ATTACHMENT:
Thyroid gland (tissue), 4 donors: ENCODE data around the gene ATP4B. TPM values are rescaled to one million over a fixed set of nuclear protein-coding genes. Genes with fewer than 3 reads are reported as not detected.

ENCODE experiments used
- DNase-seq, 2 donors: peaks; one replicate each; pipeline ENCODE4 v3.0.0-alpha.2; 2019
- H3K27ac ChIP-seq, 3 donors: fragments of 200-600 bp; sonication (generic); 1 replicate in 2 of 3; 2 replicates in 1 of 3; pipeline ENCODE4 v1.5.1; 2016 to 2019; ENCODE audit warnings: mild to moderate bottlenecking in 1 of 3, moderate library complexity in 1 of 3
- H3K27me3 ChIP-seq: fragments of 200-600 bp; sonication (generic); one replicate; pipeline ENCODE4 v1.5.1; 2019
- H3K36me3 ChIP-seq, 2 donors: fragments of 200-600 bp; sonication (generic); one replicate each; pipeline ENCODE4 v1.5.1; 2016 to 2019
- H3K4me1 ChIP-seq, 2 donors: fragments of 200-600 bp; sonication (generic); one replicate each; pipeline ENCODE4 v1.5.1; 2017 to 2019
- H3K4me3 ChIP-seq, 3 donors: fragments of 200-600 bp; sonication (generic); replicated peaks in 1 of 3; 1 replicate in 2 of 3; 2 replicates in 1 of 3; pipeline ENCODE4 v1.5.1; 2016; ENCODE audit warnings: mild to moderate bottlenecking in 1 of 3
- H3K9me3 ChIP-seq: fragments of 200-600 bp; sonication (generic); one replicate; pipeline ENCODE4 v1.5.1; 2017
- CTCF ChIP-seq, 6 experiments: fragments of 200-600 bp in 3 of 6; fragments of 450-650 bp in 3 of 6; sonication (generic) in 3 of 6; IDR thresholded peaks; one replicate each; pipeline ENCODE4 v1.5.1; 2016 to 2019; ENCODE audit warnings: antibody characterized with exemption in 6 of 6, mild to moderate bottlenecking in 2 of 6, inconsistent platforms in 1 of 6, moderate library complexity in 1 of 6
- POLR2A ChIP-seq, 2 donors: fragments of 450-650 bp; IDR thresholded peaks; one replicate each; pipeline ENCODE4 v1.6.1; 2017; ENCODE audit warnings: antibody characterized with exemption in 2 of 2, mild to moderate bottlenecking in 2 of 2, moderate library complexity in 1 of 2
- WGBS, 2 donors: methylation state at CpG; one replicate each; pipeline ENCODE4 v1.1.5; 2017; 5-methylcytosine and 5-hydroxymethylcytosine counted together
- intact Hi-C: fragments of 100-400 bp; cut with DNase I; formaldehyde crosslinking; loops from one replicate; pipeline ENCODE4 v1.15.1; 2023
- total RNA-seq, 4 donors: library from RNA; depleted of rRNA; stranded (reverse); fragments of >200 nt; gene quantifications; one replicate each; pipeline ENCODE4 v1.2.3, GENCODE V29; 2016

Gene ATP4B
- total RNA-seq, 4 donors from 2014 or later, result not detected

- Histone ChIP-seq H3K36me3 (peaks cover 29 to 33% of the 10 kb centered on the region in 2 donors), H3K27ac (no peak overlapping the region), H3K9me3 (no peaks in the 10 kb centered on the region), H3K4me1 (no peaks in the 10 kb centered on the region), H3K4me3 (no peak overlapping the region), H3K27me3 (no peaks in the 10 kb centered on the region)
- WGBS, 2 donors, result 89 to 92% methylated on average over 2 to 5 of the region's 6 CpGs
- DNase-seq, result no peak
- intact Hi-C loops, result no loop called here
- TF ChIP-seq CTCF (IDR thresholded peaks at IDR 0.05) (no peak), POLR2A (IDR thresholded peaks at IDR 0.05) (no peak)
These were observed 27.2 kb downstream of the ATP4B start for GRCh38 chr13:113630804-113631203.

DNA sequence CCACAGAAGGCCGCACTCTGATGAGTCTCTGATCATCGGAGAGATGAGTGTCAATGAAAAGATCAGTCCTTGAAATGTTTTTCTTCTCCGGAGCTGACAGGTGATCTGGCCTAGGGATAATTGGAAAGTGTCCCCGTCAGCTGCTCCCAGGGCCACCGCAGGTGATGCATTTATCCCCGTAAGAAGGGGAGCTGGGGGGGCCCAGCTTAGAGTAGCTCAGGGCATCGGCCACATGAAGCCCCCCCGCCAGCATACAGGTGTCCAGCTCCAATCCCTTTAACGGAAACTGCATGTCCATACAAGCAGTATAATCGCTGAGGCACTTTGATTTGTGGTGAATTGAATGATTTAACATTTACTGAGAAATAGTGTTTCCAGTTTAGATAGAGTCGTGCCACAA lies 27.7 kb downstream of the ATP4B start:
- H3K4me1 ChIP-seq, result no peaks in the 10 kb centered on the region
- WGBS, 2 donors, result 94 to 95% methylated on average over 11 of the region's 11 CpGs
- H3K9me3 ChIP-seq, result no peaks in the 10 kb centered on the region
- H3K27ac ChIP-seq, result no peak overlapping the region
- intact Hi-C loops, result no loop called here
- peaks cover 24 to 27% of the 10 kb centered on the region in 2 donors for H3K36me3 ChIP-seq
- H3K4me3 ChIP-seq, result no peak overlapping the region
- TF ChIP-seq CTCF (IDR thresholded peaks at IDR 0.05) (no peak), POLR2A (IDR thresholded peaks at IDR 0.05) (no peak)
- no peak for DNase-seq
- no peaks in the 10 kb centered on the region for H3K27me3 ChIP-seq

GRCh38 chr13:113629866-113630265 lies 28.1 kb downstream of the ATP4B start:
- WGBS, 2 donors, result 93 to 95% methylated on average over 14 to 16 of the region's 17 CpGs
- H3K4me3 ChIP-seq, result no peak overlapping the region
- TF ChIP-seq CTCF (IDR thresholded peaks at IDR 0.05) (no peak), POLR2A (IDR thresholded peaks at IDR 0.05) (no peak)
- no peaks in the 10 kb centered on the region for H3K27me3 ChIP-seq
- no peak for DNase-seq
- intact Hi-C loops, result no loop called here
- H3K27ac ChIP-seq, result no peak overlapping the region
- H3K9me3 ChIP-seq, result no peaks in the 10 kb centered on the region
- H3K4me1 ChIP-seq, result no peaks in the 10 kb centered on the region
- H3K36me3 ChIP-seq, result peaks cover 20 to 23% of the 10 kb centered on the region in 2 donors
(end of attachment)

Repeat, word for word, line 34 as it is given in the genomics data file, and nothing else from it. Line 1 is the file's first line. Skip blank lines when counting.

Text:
GRCh38 chr13:113629866-113630265 lies 28.1 kb downstream of the ATP4B start: